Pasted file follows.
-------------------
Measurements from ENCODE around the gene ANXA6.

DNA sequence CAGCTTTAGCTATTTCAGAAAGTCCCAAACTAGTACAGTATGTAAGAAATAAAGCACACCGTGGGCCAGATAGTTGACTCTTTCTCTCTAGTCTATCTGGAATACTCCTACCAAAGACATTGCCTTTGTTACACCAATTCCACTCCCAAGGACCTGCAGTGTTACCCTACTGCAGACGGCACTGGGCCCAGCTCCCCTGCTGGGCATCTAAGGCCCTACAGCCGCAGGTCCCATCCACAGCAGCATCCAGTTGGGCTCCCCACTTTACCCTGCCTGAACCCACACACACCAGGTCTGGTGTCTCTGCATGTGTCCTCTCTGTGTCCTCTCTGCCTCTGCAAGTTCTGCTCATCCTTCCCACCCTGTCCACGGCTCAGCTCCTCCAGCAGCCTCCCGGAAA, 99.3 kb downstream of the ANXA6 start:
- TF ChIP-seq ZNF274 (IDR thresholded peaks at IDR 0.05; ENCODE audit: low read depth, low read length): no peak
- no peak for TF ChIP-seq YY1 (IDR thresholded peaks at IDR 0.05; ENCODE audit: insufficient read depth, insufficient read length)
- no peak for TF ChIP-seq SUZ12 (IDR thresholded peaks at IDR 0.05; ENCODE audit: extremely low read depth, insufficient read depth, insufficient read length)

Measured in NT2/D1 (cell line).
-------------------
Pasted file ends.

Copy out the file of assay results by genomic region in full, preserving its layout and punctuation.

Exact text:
Measurements from ENCODE around the gene ANXA6.

DNA sequence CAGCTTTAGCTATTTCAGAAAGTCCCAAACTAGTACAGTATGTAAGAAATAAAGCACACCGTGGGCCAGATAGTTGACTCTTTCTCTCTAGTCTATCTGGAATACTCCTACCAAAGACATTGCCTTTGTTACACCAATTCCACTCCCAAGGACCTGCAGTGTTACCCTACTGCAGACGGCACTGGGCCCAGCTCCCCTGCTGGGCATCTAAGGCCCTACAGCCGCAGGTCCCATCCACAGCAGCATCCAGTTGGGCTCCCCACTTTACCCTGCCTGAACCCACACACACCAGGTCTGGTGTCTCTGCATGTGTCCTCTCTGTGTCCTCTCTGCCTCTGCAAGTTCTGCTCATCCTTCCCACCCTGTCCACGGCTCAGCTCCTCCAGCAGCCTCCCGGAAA, 99.3 kb downstream of the ANXA6 start:
- TF ChIP-seq ZNF274 (IDR thresholded peaks at IDR 0.05; ENCODE audit: low read depth, low read length): no peak
- no peak for TF ChIP-seq YY1 (IDR thresholded peaks at IDR 0.05; ENCODE audit: insufficient read depth, insufficient read length)
- no peak for TF ChIP-seq SUZ12 (IDR thresholded peaks at IDR 0.05; ENCODE audit: extremely low read depth, insufficient read depth, insufficient read length)

Measured in NT2/D1 (cell line).